Smallest member of the Procellaria. No subspecies
recognized. New Zealand Maori name is 'Taiko', not to be confused with
the Chatham Island Taiko or Magenta Petrel.
Difficult! A medium-sized, stocky, uniformly dark petrel that is very similar to both Westland Petrel and White-chinned Petrel. According to Palliser (1999), easily overlooked among Flesh-footed Shearwaters. However, Black Petrels appear slightly bulkier and more bull-headed than Flesh-footed Shearwater. Swims well and will dive for sinking food (up to 10 m below the surface). Flight said to be less laboured than Westland or White-chinned Petrels but this subjective criteria is likely to be of limited use in a field situation. Can soar and arch in an albatross fashion in high winds. In fresh plumage, paler undersides of the primariers contrast with darker, less reflective underwing coverts. With wear, the entire plumage becomes browner.
Careful examination of the bill is critical, although
this can be variable in terms of shape and length. Both Black and Westland
Petrels differ from White-chinned Petrel in having a dark tip to the bill.
Separation between the two is more tricky and the features to be looked
for include the extent of the dusky tip and the height of the maxillary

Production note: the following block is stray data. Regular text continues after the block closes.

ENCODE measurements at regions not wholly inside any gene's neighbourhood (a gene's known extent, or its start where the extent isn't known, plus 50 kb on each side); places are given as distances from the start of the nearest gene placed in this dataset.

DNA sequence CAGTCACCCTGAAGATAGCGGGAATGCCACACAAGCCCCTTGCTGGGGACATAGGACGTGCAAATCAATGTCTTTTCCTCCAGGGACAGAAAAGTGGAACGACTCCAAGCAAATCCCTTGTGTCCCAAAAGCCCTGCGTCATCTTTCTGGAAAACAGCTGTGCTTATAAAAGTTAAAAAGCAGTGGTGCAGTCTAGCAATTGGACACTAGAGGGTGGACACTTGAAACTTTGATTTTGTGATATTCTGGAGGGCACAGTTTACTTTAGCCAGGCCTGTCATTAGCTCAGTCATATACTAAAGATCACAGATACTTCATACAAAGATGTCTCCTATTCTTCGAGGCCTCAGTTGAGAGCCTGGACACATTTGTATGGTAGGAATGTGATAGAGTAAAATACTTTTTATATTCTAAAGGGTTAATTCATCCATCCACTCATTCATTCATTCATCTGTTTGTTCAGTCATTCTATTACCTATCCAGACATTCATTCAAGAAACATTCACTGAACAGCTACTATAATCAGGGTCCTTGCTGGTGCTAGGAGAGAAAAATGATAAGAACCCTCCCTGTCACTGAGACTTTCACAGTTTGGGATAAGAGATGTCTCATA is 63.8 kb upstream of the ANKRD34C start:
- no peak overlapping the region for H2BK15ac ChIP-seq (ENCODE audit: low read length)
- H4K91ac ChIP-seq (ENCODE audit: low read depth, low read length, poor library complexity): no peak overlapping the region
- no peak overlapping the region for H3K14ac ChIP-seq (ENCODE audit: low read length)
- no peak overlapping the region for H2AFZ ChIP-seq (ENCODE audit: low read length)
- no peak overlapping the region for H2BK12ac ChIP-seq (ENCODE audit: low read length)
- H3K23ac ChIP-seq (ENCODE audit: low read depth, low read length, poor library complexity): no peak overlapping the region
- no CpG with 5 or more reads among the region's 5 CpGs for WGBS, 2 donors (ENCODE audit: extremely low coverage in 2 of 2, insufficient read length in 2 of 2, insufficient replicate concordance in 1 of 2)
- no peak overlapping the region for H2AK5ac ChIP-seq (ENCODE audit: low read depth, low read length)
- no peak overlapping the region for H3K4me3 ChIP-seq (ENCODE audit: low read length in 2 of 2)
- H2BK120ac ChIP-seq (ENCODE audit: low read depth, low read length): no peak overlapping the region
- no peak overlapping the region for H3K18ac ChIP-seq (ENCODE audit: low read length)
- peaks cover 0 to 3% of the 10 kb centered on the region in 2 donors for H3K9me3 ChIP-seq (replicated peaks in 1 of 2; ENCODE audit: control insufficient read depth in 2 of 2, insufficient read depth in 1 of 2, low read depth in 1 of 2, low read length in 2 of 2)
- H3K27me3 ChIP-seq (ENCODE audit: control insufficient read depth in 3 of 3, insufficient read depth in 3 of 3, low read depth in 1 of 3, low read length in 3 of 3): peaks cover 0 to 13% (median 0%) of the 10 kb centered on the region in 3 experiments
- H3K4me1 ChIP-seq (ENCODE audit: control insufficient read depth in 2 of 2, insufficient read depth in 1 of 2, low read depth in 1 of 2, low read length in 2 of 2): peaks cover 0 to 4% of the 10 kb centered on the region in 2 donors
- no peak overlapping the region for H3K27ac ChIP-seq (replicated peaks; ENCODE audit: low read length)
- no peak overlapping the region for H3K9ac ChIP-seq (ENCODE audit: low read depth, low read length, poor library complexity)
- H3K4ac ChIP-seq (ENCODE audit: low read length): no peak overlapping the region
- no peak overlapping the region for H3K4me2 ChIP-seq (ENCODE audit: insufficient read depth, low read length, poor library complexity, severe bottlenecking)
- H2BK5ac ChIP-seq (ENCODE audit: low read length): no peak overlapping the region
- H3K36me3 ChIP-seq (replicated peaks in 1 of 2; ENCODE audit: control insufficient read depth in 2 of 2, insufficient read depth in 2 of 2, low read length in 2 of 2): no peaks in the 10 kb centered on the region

unguis compared to the height of the culminicorn. Bill plates are yellowish
horn, although this looks white at a distance. For a fantastically detailed
view of the bill, check out this head
shot from Tony Palliser's web site.
Where and When
Breeding now restricted to ridge-top forests on the highest parts of Great (c. 800 pairs) and Little Barrier Islands (c. 100 pairs) in the Gulf of Hauraki in northern New Zealand. Once nested in the more extensive forests of the main islands (south to Heaphy Range near Nelson on the North Island and southeastern parts of the South Island) and presumably was once more abundant. May have overlapped with Westland Petrel. Unlike the closely-related Westland Petrel, Black Petrel breeds during the austral summer (Nov-July). Eggs layed in late November and December. Total world population estimated at only 3000-4000 individuals. Breeding birds feed in sub-tropical waters around the North Island of New Zealand and further eastwards (30-42 deg. S). Especially common in seas around breeding islands, and may form large flocks (e.g 300 birds) near feeding cetaceans. Also ranges into the Tasman Sea and eastern Australia.
Outside the breeding season (ie. Mar-Nov), disperses
into the eastern tropical Pacific reaching Mexico, Central America, The
Galapagos, Ecuador and Peru. A few non-breeders may remain all year. Attends
trawlers and is vulnerable to fatalities in longline fishing. Feed predominantly
on squid, supplemented with fish and crustaceans. High fraction of bioluminescent
squid in diet suggests much feeding is done at night.
Photographs on the web
in flight Astoundingly clear picture from Tony Palliser's collection.
On waterfrom Tony Palliser's collection.
Tony Palliser (1999) [BIRDWG01] 'black' Procellaria petrels. Posting to NBHC Id-Frontiers on 28 Jan 1999.
Pitman, R.L. and L.T. Ballance. (1992) Parkinson's
Petrel distribution and foraging ecology in the eastern tropical Pacific:
aspects of an exclusive feeding relationship with dolphins. Condor, 94: